In exchange, they must agree to drop their claims and to concede that the pension plans are not covered by ERISA. They are abandoning legal remedies for a promise of future dollars and the right to ask for information.
The settlement may be an acknowledgement that 2017 Supreme Court decision in Advocate Health Care Network v. Stapleton handed down after Smith v. OSF Healthcare System was filed, dimmed plaintiffs’ chances of success. The participants won the rights to have their retirement benefits funded as if the plans were covered by ERISA. Nonetheless, the settlement leaves in place the uncomfortable fact that lay workers at church-affiliated hospitals have fewer legal rights than workers who perform the same jobs at secular institutions.
Worried about vanishing pension benefits
In their 2016 Complaint, Sheilar Smith and other employees of St. Anthony’s Health Center claimed that OSF and its predecessors failed to adequately fund the pension benefits they anticipated receiving on retirement. (The OSF Plans are defined benefit retirement plans that, unlike 401k plans, require plan sponsors to make regular contributions toward benefits promised in the future.)
In addition, they had not received information about the financial status of their benefits. Under ERISA, these disclosure documents would include Summary Plan Descriptions, Summary Annual Reports, Notifications of Failure to Meet Minimum Funding, or Funding Notices. Nor had the OSF plans filed regular ERISA-mandated reports with the Department of Labor. The participants were left in the dark; they apparently had good reason to worry.
ERISA or exempt?
Before ERISA was enacted in 1974, employers who sponsored pension plans were not required to fund them on a regular basis, to stand behind them if they failed. As a result, some retirement plans failed and left workers with nothing. The 1963 shutdown of the Studebaker plant in South Bend, Indiana looms large in the history of ERISA.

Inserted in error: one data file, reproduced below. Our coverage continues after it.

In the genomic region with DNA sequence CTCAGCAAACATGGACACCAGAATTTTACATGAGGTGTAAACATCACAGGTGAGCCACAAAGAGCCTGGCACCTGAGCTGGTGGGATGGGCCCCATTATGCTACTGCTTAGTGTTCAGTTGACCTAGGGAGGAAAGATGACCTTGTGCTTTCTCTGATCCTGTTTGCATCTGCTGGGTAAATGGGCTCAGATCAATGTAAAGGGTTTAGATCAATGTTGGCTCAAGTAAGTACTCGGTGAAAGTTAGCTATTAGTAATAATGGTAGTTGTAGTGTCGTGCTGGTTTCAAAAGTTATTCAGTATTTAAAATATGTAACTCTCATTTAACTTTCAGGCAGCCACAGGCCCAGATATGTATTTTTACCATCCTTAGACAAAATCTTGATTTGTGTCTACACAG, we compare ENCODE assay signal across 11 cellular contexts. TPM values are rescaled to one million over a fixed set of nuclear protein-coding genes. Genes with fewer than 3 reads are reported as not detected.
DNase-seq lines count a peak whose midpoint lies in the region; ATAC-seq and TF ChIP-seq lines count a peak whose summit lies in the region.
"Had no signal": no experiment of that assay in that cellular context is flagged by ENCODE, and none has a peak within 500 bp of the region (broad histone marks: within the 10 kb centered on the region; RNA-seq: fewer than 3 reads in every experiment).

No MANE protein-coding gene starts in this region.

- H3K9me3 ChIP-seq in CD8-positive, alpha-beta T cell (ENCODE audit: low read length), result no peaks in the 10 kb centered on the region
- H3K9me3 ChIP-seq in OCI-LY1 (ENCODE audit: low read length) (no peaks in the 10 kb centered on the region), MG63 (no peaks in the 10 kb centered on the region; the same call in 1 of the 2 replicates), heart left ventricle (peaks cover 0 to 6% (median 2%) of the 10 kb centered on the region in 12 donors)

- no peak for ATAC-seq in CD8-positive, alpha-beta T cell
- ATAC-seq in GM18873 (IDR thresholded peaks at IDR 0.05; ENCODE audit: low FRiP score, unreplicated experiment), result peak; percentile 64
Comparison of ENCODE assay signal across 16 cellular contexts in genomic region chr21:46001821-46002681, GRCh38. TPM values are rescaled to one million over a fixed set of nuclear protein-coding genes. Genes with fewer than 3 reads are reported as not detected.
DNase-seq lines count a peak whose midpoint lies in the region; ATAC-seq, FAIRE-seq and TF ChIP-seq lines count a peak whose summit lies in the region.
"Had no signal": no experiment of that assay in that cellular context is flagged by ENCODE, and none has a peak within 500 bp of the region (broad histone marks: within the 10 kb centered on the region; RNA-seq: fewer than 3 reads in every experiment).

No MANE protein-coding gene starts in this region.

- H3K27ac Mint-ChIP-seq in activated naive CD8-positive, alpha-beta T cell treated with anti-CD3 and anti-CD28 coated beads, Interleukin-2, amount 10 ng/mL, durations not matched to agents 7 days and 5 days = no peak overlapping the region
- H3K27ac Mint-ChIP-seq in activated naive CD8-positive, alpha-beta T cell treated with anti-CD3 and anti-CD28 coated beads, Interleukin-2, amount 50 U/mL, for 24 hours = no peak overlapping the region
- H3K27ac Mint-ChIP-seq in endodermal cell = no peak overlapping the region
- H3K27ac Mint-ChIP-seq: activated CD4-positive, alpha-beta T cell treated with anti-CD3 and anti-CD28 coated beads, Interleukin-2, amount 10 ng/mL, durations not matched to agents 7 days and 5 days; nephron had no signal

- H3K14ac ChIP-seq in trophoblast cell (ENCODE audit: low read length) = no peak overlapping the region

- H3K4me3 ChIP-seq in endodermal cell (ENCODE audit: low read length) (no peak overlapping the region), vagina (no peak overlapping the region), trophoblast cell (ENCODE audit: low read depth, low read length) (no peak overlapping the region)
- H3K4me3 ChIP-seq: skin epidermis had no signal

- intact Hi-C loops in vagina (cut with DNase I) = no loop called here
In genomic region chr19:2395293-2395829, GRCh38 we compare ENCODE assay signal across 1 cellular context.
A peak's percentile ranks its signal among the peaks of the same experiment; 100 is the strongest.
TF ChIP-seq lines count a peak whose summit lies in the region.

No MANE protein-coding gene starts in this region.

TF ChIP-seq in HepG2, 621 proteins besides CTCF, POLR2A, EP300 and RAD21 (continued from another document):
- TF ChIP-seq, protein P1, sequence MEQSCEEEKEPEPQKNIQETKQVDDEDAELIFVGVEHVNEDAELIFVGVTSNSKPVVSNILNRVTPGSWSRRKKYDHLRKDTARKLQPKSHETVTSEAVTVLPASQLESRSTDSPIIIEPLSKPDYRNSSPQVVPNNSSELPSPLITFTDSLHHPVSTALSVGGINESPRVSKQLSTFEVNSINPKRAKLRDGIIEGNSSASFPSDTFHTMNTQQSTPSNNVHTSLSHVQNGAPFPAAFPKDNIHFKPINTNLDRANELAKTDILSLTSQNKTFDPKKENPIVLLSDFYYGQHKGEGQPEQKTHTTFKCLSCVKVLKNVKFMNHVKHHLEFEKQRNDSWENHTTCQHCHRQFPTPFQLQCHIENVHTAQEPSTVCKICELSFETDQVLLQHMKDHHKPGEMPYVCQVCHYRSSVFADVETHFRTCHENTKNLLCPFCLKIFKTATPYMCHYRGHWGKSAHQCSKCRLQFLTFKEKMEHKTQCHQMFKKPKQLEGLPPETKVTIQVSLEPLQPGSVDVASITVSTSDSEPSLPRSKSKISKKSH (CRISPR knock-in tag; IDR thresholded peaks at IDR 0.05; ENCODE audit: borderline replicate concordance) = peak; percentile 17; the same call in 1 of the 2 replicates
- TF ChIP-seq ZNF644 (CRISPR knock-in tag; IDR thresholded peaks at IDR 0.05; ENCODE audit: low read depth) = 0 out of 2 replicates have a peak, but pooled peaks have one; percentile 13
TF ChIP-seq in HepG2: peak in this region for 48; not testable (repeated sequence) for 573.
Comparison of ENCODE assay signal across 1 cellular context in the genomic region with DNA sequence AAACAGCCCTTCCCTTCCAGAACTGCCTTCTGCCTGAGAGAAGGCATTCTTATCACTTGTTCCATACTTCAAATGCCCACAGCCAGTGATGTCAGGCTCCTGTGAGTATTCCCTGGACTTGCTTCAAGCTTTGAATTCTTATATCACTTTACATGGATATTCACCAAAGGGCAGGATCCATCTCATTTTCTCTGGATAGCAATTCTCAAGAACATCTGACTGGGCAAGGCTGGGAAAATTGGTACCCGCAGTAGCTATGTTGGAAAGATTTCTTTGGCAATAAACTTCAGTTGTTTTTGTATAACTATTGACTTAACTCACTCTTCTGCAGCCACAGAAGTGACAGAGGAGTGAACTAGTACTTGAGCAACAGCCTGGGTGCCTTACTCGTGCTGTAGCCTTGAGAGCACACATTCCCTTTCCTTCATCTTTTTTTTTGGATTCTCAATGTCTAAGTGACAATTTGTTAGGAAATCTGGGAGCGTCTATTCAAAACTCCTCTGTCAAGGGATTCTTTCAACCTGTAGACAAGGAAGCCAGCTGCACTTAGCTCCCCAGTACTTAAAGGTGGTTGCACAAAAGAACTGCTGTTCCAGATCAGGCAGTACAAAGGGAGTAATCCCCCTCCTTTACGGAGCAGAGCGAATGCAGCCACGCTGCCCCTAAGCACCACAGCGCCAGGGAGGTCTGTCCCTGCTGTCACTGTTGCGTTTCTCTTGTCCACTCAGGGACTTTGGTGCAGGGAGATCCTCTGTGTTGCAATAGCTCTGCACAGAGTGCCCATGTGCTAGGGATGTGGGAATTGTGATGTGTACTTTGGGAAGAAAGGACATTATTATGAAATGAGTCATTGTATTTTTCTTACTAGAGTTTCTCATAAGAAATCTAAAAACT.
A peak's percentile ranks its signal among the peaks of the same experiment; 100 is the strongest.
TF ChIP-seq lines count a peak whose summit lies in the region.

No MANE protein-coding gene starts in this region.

Congress enacted ERISA to remedy the issue. No employer is required to offer a pension plan. But for those that do, the law requires that:
- plans be prudently funded;
- participants be informed on a regular basis as to the status of their benefits; and
- benefits be insured, at the employer’s expense, with the federal Pension Benefit Guaranty Corporation.
The defendants in Smith succeeded in re-framing the substantive issue of whether the OSF plan participants’ benefits were secure as a question about whether OSF was a church-affiliated organization. They were initially successful in having the lawsuit dismissed, although that decision was later reversed by the Seventh Circuit. In the meantime, however, the Supreme Court had taken up consideration of Advocate Health Care Network.
Advocate Health Care Network narrows the question still further
In 2017 in Advocate Health Care Network, the Supreme Court held that:
“ERISA provides (1) that a ‘church plan’ means a ‘plan established and maintained . . . by a church’ and (2) that a ‘plan established and maintained . . . by a church’ is to ‘include a plan maintained by’ a principal-purpose organization. Under the best reading of the statute, a plan maintained by a principal-purpose organization therefore qualifies as a ‘church plan,’ regardless of who established it.”
It was still possible to argue, as attorneys for OSF plan participants did, that OSF was not a principal purpose organization or, even if it is, that its involvement with the St. Anthony plan was so tenuous that it could hardly be said to “maintain” it. But the grounds had gotten narrower, and the plaintiffs’ chances for success shrank accordingly. A settlement offer that got the plan participants a measure of security probably looked good. However, the central problem remains.
Why do lay workers at church-affiliated institutions have fewer legal rights?
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It is difficult to see why the First Amendment should be understood to allow church-affiliated employers to underfund pension plans or deny plan participants financial information. Nonetheless, just as settlements do not make law, courts do not make policy. They specialize in close textual analysis. In a bravura display of this skill, the Advocate Health Care Network decision works carefully through a three-proposition logic problem. This sort of micro-thin legal reasoning is enough to drive workers’ rights advocates mad.
But policy, as the decision correctly concludes, is the work of Congress. In the meantime, Smith demonstrates that an aggressively pursued class action ERISA lawsuit may still be the worker’s best friend.